Like almost any nutrient be it a vitamin mineral or botanical extract amino acids are best introduced to the body via whole foods. In this way they typically come packaged along with complementary and accessory nutrients that facilitate their absorption and fulfillment of their biochemical destinies. (It’s so nice of nature to do that for us isn’t it?) But in just the same way that certain disease states both acute and chronic can increase the body’s need for particular vitamins and minerals above the levels someone would reasonably get from food alone certain conditions may warrant supplemental amounts of amino acids.
There’s branched chain amino acids for potential skeletal muscle growth tryptophan (and its metabolite 5-HTP) for lifting a low mood or helping to promote sleep and glutamine for gut health and tissue healing and repair after trauma.
What about tyrosine?
Like its aromatic amino acid brethren (phenylalanine and tryptophan) tyrosine is a building block for neurotransmitter synthesis. Unlike phenylalanine and tryptophan however tyrosine is not technically an essential amino acid since it can be synthesized from phenylalanine. (For individuals with phenylketonuria [PKU] tyrosine is essential as they lack the enzyme that facilitates this conversion.)
Tyrosine readily crosses the blood-brain barrier and is the starting point for producing L-DOPA dopamine epinephrine and norepinephrine. Tyrosine is also the building block for thyroxine (a.k.a. T4 or thyroid hormone) but inadequate tyrosine is usually not the limiting factor in thyroxine synthesis. Individuals with suboptimal thyroid function might benefit from supplemental tyrosine but likely only if hypothyroid symptoms are due primarily to insufficient tyrosine availability. Owing to its role in neurotransmitter and catecholamine synthesis tyrosine has shown benefit for alleviating depression acute stress narcolepsy and cocaine addiction. (With regard to cocaine addiction tyrosine and tryptophan may be an effective combination with these amino acids blunting the cocaine “high” and reducing the depression that may result from drug withdrawal.)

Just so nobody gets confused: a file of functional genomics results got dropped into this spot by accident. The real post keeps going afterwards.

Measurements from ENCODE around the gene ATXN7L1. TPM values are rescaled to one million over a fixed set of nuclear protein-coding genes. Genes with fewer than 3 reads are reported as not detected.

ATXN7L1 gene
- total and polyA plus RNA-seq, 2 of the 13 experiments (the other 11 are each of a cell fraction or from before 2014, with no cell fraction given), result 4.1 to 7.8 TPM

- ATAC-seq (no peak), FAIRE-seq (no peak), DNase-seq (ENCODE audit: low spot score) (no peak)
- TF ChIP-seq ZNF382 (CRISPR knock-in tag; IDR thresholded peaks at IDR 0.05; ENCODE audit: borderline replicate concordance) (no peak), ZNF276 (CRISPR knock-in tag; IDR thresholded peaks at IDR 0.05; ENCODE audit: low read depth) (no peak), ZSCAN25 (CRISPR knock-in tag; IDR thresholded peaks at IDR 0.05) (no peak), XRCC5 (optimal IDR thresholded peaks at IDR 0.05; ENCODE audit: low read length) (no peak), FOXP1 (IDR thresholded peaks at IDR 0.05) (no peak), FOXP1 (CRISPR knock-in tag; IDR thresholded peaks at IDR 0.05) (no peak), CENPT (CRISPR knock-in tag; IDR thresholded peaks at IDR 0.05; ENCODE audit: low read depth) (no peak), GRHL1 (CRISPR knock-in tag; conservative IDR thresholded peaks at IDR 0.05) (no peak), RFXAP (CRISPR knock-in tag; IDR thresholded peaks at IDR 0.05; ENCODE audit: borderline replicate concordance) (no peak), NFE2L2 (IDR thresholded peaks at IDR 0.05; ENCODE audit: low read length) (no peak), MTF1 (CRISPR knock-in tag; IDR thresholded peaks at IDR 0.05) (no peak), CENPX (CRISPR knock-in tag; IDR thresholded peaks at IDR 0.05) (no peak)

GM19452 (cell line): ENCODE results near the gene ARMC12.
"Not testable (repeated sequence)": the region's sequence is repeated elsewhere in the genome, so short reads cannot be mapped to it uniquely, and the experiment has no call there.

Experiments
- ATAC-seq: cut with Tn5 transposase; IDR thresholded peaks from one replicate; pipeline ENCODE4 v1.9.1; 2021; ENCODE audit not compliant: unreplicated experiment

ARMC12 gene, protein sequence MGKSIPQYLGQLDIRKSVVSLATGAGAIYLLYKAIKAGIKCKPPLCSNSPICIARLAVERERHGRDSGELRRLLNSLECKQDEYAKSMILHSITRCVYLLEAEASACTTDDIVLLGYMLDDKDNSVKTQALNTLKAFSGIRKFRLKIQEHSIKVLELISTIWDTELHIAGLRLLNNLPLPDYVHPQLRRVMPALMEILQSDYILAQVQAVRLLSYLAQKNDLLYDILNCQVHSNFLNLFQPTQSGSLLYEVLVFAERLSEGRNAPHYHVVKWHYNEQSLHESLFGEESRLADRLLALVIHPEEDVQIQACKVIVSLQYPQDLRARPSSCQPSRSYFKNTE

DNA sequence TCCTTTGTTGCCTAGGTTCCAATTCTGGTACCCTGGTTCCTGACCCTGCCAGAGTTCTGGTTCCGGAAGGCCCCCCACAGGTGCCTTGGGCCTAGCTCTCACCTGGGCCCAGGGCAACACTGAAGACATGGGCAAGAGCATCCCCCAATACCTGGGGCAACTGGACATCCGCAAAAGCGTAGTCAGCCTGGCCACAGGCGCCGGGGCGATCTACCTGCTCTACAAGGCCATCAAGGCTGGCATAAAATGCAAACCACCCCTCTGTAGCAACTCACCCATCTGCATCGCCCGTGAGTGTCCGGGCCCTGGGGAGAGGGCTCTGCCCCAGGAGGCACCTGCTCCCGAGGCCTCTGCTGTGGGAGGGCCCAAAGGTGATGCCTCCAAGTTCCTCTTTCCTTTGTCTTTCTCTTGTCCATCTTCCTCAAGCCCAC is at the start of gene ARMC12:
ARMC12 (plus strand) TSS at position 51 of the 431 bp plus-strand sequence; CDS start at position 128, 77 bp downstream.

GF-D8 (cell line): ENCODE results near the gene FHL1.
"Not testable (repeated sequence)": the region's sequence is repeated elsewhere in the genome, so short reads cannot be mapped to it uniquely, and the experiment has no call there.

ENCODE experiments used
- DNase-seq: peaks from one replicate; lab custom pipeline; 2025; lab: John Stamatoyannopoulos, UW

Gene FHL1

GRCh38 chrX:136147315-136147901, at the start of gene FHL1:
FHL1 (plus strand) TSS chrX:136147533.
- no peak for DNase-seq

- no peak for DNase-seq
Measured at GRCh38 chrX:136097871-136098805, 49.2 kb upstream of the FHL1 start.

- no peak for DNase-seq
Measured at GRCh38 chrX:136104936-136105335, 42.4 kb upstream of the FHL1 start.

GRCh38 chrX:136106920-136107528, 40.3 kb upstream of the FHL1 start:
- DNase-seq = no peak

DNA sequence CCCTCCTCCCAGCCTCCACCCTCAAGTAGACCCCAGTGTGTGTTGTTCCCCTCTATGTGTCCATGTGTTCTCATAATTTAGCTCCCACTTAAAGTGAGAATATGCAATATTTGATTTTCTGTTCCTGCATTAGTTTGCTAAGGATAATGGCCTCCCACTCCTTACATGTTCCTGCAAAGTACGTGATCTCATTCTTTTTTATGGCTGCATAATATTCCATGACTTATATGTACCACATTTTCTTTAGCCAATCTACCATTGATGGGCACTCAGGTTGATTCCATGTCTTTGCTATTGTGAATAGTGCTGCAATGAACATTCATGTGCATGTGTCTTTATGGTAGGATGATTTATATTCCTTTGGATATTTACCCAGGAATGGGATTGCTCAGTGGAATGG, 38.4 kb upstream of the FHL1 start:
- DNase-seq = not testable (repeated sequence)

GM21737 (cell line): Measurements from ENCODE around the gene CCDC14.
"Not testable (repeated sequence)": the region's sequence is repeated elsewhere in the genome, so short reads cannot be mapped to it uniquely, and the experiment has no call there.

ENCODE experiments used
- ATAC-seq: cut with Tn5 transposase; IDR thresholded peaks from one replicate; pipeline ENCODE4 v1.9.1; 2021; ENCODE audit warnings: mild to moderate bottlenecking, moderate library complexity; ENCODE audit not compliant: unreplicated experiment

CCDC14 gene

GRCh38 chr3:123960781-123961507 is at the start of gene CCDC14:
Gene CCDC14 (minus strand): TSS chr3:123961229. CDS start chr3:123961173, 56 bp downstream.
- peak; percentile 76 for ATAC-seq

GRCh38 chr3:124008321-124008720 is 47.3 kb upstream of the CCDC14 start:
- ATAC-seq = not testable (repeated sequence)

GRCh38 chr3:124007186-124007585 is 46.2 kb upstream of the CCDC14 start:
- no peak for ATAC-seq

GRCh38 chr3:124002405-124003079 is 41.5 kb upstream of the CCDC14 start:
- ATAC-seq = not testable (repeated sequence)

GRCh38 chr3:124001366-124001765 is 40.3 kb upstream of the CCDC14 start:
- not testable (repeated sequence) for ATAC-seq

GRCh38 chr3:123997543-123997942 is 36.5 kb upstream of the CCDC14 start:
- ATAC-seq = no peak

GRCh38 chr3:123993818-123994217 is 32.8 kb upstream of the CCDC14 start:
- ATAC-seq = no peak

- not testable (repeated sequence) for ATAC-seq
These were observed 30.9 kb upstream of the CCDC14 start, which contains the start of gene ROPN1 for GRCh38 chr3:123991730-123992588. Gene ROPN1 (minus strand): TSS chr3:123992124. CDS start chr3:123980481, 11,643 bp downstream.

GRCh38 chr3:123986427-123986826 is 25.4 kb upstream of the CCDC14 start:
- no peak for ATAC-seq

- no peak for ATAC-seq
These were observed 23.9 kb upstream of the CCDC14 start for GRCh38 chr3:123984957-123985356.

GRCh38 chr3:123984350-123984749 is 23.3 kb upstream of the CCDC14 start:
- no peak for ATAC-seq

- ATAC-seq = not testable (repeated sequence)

Tyrosine competes with other large neutral amino acids (phenylalanine tryptophan leucine isoleucine valine and methionine) for transport across the blood-brain barrier so for optimal efficacy supplemental tyrosine is best taken on an empty stomach or perhaps with a carbohydrate-containing meal or snack that is low in protein. Taking vitamin B6 along with tyrosine may facilitate the conversion of tyrosine to dopamine as the vitamin is a cofactor for the aromatic amino acid decarboxylase enzyme that catalyzes the reaction.
Considering tyrosine’s role as a precursor to dopamine and thyroid hormone it would seem that tyrosine supplementation would be a slam dunk for improving depression. Yet results are mixed. Randomized double-blind placebo-controlled studies have failed to show efficacy for tyrosine with regard to depression; nevertheless anecdotal evidence indicates there may be a role so it’s possible it depends on an individual patient’s presentation. Depression is multifactorial so there may be cases where supplemental tyrosine will help alleviate symptoms and others where the issue is unrelated to inadequate tyrosine.
On the other hand tyrosine may be helpful for supporting cognitive function in acutely stressful situations. A review looking at the effects of tyrosine on behavior and cognition found that “tyrosine loading acutely counteracts decrements in working memory and information processing that are induced by demanding situational conditions such as extreme weather or cognitive load.” Most likely this is due to the influence of tyrosine on restoring healthy brain catecholamine levels. Other researchers had similar findings—that tyrosine does enhance cognitive performance particularly in short-term stressful and cognitively demanding situations. One study’s authors caveated this by saying that tyrosine “is an effective enhancer of cognition but only when neurotransmitter function is intact and DA [dopamine] and/or NE [norepinephrine] is temporarily depleted.”
Fortunately tyrosine is an inexpensive compound to supplement with so patients may be inclined to give it a try if their health care professionals suspect some of the symptoms they present with may be related to suboptimal tyrosine and/or reduced levels of hormones and neurotransmitters that come from tyrosine.
Note that tyrosine should not be supplemented in pregnant or lactating women nor in individuals taking MAOIs for depression. Individuals with Parkinson’s disease may benefit from supplemental tyrosine for the production of dopamine but tyrosine should not be taken at the same time as levodopa due to possible reduction in the drug’s efficacy.